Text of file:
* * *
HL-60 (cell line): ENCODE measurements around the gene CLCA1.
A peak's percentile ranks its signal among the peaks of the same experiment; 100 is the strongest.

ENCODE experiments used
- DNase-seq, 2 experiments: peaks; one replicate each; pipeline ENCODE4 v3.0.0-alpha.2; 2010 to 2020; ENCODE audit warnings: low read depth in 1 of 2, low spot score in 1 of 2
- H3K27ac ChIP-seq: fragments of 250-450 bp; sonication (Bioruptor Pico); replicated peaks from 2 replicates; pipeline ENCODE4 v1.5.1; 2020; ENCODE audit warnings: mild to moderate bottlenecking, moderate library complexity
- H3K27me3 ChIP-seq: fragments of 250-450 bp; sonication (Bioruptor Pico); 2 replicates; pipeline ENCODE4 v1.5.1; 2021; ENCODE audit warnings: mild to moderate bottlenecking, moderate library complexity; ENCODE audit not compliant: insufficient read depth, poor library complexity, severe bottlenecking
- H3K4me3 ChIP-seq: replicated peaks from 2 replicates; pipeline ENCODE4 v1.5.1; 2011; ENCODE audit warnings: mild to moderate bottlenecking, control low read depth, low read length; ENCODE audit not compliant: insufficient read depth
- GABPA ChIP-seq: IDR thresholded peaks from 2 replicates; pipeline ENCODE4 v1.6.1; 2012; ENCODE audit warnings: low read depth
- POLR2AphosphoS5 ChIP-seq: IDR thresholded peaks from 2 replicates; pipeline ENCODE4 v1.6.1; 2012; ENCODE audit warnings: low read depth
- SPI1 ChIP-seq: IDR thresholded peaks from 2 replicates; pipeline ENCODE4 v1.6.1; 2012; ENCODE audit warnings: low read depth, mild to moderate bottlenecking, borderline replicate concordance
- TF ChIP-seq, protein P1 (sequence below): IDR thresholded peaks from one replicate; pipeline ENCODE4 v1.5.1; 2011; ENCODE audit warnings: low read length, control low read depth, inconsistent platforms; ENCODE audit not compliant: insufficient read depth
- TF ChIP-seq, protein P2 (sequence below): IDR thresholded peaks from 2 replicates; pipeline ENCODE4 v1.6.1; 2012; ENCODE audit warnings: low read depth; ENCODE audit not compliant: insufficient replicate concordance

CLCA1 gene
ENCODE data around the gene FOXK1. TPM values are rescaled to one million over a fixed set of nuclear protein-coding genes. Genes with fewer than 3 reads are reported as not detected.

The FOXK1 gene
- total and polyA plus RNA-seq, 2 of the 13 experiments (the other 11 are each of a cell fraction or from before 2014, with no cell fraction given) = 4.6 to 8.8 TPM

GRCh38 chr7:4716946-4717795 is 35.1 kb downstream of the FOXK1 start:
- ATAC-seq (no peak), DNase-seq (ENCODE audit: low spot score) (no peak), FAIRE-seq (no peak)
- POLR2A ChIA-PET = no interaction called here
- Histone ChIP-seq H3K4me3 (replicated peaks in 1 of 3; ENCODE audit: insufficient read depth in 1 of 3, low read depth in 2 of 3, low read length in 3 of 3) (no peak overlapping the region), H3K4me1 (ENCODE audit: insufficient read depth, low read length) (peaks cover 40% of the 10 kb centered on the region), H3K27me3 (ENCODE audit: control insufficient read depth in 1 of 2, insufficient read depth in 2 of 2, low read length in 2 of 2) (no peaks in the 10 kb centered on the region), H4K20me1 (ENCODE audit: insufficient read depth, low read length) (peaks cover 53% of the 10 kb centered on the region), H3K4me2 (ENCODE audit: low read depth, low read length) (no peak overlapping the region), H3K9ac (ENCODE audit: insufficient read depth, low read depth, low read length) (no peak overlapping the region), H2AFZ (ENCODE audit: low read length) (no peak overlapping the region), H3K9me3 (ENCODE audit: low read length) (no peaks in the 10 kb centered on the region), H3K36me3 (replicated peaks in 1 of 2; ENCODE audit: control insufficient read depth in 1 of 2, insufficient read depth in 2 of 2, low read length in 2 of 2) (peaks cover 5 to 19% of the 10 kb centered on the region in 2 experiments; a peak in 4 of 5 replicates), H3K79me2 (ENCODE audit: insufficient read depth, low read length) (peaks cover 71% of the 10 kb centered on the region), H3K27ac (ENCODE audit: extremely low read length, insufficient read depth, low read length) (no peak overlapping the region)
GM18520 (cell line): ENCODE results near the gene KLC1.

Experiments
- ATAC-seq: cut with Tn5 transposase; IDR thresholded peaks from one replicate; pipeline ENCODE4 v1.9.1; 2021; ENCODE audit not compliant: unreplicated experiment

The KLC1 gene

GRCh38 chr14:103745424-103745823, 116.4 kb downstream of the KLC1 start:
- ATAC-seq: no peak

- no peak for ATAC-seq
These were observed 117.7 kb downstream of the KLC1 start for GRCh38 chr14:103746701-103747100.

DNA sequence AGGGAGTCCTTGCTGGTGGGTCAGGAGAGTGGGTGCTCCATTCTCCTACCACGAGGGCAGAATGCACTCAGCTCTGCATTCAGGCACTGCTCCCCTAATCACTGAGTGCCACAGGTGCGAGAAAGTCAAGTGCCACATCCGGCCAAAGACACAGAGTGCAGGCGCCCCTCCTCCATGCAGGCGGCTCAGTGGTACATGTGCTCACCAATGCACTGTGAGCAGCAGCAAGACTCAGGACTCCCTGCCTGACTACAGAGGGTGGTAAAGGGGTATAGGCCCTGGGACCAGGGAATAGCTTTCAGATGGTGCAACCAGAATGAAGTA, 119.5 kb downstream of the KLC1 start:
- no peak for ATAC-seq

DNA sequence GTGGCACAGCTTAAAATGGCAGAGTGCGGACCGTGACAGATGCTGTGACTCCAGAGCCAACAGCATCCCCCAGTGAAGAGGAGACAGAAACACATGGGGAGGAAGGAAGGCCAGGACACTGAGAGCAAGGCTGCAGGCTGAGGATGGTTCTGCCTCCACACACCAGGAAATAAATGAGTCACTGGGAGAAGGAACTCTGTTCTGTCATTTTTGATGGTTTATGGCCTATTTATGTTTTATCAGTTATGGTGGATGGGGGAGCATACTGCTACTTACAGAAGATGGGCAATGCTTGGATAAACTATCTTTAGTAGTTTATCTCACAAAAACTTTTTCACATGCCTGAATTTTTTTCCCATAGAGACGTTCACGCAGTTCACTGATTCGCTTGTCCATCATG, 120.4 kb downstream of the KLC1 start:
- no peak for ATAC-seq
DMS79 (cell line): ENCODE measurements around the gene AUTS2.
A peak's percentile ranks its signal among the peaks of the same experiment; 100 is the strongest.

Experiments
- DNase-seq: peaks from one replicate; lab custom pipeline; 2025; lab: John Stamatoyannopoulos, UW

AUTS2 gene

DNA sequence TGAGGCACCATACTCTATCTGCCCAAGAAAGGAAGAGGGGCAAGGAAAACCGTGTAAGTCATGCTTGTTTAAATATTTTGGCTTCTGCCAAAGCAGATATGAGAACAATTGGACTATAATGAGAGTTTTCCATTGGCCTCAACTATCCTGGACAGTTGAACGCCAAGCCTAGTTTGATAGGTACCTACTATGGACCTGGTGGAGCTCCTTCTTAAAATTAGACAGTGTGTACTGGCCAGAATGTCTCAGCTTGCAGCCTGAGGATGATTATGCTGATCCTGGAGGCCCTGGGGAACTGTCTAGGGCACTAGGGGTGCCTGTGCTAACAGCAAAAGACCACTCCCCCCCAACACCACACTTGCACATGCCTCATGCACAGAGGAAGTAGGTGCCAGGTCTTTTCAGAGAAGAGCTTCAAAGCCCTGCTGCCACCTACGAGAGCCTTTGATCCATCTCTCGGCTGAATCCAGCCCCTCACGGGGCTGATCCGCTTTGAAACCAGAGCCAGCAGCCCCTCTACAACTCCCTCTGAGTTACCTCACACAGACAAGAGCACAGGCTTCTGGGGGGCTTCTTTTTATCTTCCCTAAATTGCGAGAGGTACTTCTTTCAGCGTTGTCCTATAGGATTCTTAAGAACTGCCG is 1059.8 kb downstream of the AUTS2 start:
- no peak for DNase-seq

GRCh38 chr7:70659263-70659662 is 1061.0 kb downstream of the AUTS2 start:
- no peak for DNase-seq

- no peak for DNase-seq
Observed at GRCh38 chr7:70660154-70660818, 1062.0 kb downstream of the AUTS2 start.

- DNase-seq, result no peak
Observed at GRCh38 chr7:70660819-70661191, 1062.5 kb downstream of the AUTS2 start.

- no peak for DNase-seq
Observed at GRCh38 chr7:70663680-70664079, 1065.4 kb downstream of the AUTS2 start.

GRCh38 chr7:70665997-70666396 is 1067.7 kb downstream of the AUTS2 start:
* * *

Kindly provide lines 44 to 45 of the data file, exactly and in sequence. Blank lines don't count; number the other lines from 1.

- DNase-seq, result no peak
Observed at GRCh38 chr7:70660819-70661191, 1062.5 kb downstream of the AUTS2 start.